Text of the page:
• Creativity is one way we manifest and exercise the image of God…When people say, “I don’t have a creative bone in my body.” not only is it untrue, it’s denying the image of God in us. (p. 26 & 27)
  • We need redemptive creativity – creativity that aims not just for success, but freedom; and not just for ourselves, but for others and for the good of creation as a whole. (p. 61)
  • When God redeems, He breathes life into what was dead – and that is the eternal project to which we are called to lend our own creative efforts. (p. 163)

Create vs. Copy is a great book that can be read individually or with a group or team. Every chapter ends with reflection questions and some really great interactive further study options (ie. videos, recommended books, articles…). I knew this book did its job inspiring creativity and innovation when by the time I was reading the last couple of chapters I was jotting down notes not just for this review, but also notes on new ideas I was coming up with for being a better leader in my home and thoughts on trying new ways of leading and experiencing weekly church worship gatherings. I would definitely recommend this book.

You can watch a trailer for Create vs. Copy HERE.

You can order Create vs. Copy from Amazon.com HERE.

If you would like to follow Ken Wytsma on Twitter, his handle is: @kjwytsma.

Book Review: “You and Me Forever” by Francis & Lisa Chan

you and me forever

Since reading Francis Chan’s first book Crazy Love, which had a profound impact on my faith, I’ve read everything he’s written since. You and Me Forever is Chan’s newest book, which is co-authored with his wife Lisa, and is on the subject of marriage.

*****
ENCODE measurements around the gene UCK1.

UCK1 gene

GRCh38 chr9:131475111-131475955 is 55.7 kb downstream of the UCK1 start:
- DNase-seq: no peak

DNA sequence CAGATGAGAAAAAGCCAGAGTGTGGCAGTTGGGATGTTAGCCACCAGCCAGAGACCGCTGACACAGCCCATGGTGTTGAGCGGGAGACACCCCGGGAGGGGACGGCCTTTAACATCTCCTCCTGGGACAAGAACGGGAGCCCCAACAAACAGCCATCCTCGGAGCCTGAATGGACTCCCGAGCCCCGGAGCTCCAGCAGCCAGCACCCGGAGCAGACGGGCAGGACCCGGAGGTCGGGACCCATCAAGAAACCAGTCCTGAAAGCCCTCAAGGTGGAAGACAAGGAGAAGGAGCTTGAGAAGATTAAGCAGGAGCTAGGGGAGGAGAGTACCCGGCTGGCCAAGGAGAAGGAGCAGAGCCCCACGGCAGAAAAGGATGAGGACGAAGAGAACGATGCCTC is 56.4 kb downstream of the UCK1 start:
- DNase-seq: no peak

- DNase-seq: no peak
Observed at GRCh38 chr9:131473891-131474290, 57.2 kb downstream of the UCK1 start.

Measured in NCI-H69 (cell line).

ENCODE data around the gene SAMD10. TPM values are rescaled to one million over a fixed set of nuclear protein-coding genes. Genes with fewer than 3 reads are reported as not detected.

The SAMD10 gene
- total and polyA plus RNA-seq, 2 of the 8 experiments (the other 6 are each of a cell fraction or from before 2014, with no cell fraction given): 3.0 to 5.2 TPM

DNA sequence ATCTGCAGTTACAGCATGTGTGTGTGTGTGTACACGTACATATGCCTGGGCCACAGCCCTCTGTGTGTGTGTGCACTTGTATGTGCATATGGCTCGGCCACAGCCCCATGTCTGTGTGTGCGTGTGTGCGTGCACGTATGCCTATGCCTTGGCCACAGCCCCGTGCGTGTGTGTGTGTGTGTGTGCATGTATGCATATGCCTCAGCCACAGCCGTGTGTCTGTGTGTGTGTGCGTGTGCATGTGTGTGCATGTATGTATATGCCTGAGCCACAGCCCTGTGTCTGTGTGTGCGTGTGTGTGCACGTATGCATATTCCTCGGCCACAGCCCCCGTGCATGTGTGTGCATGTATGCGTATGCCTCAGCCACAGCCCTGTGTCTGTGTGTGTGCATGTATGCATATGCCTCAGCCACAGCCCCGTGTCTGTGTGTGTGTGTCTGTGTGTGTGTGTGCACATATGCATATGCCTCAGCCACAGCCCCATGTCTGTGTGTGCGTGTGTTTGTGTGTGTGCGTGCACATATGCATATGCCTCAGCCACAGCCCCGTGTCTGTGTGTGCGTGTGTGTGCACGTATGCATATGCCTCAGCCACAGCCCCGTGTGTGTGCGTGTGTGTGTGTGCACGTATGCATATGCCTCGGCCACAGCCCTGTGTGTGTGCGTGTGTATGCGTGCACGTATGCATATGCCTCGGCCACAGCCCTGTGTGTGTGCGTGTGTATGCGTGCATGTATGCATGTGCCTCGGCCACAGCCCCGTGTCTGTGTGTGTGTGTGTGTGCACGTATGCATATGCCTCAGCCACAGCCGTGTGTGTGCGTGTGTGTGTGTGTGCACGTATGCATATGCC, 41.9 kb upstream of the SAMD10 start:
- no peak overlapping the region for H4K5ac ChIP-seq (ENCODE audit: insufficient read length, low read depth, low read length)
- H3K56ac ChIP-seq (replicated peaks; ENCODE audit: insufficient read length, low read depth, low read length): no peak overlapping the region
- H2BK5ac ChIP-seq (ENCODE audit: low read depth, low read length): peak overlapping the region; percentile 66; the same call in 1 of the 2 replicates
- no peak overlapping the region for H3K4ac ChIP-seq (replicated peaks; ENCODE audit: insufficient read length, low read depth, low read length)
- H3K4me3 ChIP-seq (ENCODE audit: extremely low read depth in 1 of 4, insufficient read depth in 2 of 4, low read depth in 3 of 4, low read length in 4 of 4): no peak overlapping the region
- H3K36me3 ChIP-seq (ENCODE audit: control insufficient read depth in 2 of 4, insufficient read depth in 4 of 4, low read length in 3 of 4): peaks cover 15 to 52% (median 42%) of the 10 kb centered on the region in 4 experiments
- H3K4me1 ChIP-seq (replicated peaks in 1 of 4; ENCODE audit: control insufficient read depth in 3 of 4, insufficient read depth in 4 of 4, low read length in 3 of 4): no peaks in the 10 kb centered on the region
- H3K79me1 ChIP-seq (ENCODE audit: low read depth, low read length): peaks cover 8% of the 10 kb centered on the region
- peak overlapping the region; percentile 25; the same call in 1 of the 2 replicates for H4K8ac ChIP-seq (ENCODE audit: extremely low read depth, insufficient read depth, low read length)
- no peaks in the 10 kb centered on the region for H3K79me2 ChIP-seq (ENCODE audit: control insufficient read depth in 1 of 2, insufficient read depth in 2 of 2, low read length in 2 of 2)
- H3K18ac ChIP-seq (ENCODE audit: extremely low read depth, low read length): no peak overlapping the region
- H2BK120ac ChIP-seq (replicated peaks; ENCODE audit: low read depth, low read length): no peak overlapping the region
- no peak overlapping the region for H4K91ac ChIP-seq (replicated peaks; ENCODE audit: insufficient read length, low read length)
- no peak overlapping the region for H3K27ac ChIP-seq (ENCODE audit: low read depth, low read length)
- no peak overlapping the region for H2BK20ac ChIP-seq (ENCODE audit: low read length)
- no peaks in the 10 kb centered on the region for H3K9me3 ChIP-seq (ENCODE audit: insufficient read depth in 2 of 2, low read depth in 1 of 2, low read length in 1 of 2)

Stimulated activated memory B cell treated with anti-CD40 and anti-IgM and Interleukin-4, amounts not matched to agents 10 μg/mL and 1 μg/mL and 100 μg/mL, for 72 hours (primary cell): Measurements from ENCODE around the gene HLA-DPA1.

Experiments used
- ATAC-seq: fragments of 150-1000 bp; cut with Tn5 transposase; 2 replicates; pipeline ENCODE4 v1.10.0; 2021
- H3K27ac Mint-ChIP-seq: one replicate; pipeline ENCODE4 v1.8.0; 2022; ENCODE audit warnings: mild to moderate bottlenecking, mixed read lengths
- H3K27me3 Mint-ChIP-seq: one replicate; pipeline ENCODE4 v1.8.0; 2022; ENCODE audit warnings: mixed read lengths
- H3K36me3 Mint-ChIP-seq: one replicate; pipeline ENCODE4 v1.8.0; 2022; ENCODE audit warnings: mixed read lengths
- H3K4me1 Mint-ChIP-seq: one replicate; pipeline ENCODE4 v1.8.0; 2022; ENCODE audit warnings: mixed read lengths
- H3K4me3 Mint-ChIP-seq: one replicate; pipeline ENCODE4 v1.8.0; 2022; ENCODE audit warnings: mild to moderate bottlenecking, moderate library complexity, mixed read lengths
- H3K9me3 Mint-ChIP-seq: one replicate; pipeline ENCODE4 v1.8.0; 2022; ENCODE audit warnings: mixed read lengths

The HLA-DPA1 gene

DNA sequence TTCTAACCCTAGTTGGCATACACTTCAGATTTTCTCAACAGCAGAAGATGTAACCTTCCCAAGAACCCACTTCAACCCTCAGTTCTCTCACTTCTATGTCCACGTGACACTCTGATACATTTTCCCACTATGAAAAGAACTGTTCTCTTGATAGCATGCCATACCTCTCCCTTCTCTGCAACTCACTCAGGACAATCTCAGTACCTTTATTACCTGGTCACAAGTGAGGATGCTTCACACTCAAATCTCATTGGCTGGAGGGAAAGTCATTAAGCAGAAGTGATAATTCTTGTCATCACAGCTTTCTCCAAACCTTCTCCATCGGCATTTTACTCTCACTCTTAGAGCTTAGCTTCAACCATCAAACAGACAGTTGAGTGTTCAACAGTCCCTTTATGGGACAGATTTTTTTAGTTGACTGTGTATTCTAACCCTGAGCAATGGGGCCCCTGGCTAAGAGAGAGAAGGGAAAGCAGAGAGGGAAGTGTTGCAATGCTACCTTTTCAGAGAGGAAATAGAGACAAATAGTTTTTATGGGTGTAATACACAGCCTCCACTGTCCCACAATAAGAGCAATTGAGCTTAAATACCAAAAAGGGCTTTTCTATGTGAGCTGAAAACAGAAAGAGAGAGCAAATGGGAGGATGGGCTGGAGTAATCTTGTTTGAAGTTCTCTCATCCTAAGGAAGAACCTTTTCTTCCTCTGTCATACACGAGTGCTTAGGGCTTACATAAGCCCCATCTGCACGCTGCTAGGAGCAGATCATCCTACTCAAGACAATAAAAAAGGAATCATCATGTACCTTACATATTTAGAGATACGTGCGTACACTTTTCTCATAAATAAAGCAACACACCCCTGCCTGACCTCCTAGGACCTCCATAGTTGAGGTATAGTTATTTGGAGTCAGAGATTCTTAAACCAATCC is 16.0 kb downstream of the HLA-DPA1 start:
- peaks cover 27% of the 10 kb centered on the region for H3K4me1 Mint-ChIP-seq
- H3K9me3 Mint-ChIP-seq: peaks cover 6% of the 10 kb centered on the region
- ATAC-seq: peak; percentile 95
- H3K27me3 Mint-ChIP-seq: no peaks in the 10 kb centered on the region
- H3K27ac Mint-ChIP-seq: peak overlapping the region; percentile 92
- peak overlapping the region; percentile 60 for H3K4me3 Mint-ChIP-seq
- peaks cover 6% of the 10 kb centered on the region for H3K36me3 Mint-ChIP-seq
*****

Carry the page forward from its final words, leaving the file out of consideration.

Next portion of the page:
At first glance, the title of the book and it’s main premise, “marriage is great, but it’s not forever”, seem to contradict each other, but as you read on you’ll discover that they go hand in hand.

Like Crazy Love was a “good uncomfortable” for your personal walk with Jesus, You and Me Forever is a “good uncomfortable” for your understanding of marriage.

If you prefer reading fluffy, feel good books on marriage, you will not find that here. I found this book to be very challenging to my understanding of a Biblical marriage and how to practically live it out.

One highlight for me was the chapter on parenting. As a soon to be first time parent, this chapter was both encouraging and challenging. This quote beautifully captures the heart of the chapter: “Make sure the mission of God is the priority in your life. Let your kids see, and give them opportunities to join you in serving God. As they experience the joy of serving, the hope is that they will still be serving Him faithfully long after you are gone” (p. 168-169).

Here are a few additional quotes from the book that stood out to me:

  • “…most marriage problems are not really marriage problems. They are God problems. They can be traced back to one or both people having a poor relationship with God or a faulty understanding of Him” (p. 20-21).